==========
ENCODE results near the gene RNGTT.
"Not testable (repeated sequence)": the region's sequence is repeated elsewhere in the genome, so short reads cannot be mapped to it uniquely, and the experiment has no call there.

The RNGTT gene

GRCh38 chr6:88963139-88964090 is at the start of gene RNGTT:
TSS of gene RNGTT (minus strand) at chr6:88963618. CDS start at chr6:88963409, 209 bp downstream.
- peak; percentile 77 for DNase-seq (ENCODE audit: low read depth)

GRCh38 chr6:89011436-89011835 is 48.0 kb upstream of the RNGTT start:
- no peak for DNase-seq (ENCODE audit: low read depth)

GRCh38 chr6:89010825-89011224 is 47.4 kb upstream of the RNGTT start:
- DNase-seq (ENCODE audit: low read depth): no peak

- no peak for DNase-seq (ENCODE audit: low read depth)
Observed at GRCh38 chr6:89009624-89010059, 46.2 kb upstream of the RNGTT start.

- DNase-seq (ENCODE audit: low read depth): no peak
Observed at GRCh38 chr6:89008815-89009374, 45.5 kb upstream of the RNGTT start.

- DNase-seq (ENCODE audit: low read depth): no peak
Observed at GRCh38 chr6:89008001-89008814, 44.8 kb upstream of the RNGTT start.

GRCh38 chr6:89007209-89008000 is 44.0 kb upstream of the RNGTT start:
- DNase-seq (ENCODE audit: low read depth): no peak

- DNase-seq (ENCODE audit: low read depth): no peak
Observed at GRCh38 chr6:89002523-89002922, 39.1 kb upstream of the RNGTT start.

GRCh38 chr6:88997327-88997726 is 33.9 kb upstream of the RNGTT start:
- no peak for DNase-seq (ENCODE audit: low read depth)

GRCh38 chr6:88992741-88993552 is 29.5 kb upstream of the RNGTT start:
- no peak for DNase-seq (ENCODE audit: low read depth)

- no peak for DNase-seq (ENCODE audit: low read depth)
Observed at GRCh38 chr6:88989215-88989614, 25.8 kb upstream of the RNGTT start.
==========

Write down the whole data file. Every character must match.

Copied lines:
ENCODE results near the gene RNGTT.
"Not testable (repeated sequence)": the region's sequence is repeated elsewhere in the genome, so short reads cannot be mapped to it uniquely, and the experiment has no call there.

The RNGTT gene

GRCh38 chr6:88963139-88964090 is at the start of gene RNGTT:
TSS of gene RNGTT (minus strand) at chr6:88963618. CDS start at chr6:88963409, 209 bp downstream.
- peak; percentile 77 for DNase-seq (ENCODE audit: low read depth)

GRCh38 chr6:89011436-89011835 is 48.0 kb upstream of the RNGTT start:
- no peak for DNase-seq (ENCODE audit: low read depth)

GRCh38 chr6:89010825-89011224 is 47.4 kb upstream of the RNGTT start:
- DNase-seq (ENCODE audit: low read depth): no peak

- no peak for DNase-seq (ENCODE audit: low read depth)
Observed at GRCh38 chr6:89009624-89010059, 46.2 kb upstream of the RNGTT start.

- DNase-seq (ENCODE audit: low read depth): no peak
Observed at GRCh38 chr6:89008815-89009374, 45.5 kb upstream of the RNGTT start.

- DNase-seq (ENCODE audit: low read depth): no peak
Observed at GRCh38 chr6:89008001-89008814, 44.8 kb upstream of the RNGTT start.

GRCh38 chr6:89007209-89008000 is 44.0 kb upstream of the RNGTT start:
- DNase-seq (ENCODE audit: low read depth): no peak

- DNase-seq (ENCODE audit: low read depth): no peak
Observed at GRCh38 chr6:89002523-89002922, 39.1 kb upstream of the RNGTT start.

GRCh38 chr6:88997327-88997726 is 33.9 kb upstream of the RNGTT start:
- no peak for DNase-seq (ENCODE audit: low read depth)

GRCh38 chr6:88992741-88993552 is 29.5 kb upstream of the RNGTT start:
- no peak for DNase-seq (ENCODE audit: low read depth)

- no peak for DNase-seq (ENCODE audit: low read depth)
Observed at GRCh38 chr6:88989215-88989614, 25.8 kb upstream of the RNGTT start.